Blog Post from Longworth Commercial Director Karl Smith 04 Dec 2018
Longworth Commercial Director Karl Smith, contemplates a question
Its the second in a series of 5 blog posts and Longworth’s SHEQ Manager, Melissa Fazackerley, asks each of the Longworth company directors a question about their area of work in relation to the construction industry as a whole. Blog post number 2 is from Commercial Director Karl Smith. Here is what Melisa put to Karl:
How do you think the construction industry can develop commercially and what will it take?
The industry has been undergoing a positive move in the right direction in the last few years. Fantastic new supply chain partnering initiatives are forming a solid foundation for the industry to work towards a less antagonistic approach. This benefits not only the commercial aspect of the construction, but also the performance and general mutual co-operation of the construction participants.
Coming out of the recession, many of the leading Contractors have taken to this route. Picking a select few specialists in each discipline and working towards the best all around bid with a vetted and collaborative sub-contractor, rather than shopping around and just going for the best price. This decision is largely the result of many Contractors now looking back at total project costing dating back to the cheapest price norm during the recession.The necessity for cheapest price with unqualified sub-contractors, did, on a reasonably regular occasion, lead to project over-runs, poor quality and years of costly snagging and making good for which the legacy costs have now come to fruition. Lessons have been learnt, and the practice for many of the larger organisations is now leaning towards what would be classed by the academics as ‘best practice,’ at least at Director level and the front end of procurement.
Where the industry still falls short, in my opinion, is at the front line of the construction team. More often than not, the directives and philosophies from Director level, do not flow down to the front line where hostility and disputes still remain, more than it should do. This can be down to a number of factors, from too much emotional involvement, poor awareness of initiatives and company cultures or perhaps just a clash of personalities on site. Whatever it is, these situations whereby both parts of the team become entrenched in their own position only ever lead to a more hostile environment and a protracted contractual final account where there are no winners. For all of the good intentions, such situations are still far too common.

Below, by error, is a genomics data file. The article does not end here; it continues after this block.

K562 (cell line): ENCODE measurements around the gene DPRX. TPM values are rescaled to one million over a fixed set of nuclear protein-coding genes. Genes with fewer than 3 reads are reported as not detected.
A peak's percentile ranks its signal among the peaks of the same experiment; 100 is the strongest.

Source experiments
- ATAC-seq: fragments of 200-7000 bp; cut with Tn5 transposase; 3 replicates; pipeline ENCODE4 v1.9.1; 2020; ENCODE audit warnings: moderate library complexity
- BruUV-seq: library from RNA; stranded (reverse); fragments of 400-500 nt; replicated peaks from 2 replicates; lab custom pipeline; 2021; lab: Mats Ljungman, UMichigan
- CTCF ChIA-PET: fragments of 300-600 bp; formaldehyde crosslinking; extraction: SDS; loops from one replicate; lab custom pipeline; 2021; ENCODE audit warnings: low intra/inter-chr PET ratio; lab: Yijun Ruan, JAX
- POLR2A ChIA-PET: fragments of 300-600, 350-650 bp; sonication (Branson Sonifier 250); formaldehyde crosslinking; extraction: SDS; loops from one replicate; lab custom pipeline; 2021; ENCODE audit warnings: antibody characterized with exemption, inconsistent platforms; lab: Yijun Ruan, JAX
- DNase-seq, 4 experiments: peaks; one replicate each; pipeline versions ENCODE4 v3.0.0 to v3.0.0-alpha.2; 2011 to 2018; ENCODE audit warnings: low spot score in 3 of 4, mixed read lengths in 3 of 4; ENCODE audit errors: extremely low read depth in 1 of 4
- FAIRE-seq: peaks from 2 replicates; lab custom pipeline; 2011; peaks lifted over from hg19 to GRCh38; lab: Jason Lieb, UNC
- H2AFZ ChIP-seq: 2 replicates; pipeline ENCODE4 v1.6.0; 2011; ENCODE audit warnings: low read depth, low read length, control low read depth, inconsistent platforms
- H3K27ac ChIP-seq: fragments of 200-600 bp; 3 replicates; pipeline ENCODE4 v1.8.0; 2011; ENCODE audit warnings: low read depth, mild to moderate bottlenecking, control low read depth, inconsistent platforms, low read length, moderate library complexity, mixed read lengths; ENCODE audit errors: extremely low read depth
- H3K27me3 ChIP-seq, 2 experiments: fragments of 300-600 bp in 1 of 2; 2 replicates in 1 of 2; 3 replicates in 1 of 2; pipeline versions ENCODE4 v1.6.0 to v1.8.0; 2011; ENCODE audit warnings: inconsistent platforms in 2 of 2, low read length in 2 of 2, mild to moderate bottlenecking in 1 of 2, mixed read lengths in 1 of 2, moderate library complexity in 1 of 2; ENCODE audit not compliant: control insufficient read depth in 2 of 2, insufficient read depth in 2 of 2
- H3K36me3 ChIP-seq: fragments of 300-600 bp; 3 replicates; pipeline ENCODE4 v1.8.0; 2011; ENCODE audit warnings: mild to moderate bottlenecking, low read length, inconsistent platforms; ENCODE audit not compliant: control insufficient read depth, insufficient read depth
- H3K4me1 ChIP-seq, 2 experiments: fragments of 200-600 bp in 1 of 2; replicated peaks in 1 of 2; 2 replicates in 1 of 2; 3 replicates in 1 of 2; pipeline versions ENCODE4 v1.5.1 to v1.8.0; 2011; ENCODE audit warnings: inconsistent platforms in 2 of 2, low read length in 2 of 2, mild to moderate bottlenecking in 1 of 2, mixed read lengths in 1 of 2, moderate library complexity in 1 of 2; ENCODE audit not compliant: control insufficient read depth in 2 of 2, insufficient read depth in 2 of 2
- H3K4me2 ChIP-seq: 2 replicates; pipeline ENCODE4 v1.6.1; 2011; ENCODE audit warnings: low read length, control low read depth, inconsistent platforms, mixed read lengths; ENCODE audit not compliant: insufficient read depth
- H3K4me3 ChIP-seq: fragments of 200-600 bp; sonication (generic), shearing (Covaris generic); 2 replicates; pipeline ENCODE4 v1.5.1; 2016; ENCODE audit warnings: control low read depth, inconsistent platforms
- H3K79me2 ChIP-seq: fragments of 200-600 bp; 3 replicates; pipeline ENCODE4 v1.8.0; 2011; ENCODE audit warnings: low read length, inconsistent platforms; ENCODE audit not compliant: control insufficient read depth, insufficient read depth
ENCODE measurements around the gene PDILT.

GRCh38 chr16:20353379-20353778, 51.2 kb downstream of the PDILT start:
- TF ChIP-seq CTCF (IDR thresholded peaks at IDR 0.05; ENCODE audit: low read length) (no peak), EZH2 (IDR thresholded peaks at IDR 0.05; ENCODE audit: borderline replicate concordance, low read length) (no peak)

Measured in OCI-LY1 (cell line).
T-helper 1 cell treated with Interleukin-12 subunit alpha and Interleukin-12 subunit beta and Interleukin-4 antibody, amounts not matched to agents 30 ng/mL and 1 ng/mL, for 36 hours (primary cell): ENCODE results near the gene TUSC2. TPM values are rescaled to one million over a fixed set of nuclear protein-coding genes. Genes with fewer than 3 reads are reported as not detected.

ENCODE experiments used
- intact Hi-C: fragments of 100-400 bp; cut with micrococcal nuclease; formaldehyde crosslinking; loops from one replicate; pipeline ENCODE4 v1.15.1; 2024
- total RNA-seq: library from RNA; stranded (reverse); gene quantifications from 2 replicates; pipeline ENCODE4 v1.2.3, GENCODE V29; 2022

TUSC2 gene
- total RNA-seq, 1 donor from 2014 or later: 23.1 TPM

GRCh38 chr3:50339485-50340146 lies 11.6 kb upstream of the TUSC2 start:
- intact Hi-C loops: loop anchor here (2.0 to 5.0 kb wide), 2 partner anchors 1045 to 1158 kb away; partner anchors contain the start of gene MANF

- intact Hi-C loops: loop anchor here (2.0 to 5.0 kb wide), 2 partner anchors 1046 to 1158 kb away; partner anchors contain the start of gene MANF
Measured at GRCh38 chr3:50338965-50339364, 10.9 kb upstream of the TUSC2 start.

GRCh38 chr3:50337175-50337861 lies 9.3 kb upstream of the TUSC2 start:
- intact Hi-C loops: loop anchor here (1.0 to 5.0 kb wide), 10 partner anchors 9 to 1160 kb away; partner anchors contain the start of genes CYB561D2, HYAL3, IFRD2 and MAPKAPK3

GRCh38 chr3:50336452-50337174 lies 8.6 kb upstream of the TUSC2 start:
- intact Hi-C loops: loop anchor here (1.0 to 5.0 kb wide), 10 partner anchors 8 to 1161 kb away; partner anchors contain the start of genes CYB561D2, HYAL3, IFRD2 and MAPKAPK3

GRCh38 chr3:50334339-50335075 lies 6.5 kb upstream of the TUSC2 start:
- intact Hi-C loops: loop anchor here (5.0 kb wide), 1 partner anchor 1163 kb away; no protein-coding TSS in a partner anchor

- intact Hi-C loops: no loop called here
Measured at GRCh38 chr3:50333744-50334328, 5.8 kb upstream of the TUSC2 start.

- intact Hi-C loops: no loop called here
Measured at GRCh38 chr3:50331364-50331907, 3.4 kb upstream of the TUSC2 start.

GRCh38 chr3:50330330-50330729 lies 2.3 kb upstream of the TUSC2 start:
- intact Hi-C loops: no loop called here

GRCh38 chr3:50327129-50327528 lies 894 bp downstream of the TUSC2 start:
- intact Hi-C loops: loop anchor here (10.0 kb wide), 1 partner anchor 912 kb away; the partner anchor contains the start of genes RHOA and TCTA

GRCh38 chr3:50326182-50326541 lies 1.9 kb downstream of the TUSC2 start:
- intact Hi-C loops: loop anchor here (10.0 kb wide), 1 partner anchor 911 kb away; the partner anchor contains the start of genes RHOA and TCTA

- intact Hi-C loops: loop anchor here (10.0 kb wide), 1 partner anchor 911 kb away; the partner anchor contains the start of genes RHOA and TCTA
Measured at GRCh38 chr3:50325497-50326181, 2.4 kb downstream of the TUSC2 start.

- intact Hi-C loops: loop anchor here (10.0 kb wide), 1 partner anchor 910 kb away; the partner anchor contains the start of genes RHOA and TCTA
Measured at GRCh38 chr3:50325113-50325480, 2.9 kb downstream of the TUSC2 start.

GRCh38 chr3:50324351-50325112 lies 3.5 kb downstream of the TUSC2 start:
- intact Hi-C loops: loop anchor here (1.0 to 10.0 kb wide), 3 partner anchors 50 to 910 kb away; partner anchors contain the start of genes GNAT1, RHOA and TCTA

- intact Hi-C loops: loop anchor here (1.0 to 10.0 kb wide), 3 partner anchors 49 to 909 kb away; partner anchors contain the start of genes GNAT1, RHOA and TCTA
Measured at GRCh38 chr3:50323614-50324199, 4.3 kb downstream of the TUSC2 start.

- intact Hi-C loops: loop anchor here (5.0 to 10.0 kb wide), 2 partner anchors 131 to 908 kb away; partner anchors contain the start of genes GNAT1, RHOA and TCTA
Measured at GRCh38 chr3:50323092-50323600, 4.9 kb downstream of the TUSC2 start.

So back to the question, what can we do to develop and improve this? Clearly the Commercial teams right through the supply chain should be briefed on the Contractors and Sub-Contractors supply chain agreements, with a focus to buy into the spirit of mutual trust and co-operation that these initiatives promote. Beyond that, it has always been positive to have what is sometimes referred to as a ‘supply chain champion’, who, on behalf of the Contractor, acts as a regular point of contact to help with mediation and resolution when the project teams hit an impasse.
In summary, it is clear that the industry has made huge strides towards best practice in the last few years. Things have undoubtedly improved both commercially and in terms of all around performance, but as is such in any form of Construction, it is often the last 20% of any task that proves the most difficult to complete/ implement. If the industry can keep pushing in the right direction and keep driving our positive intentions through our entire businesses, then we will have come a very long way from the Commercial jungle of the last recession.
Commercial Director Karl Smith
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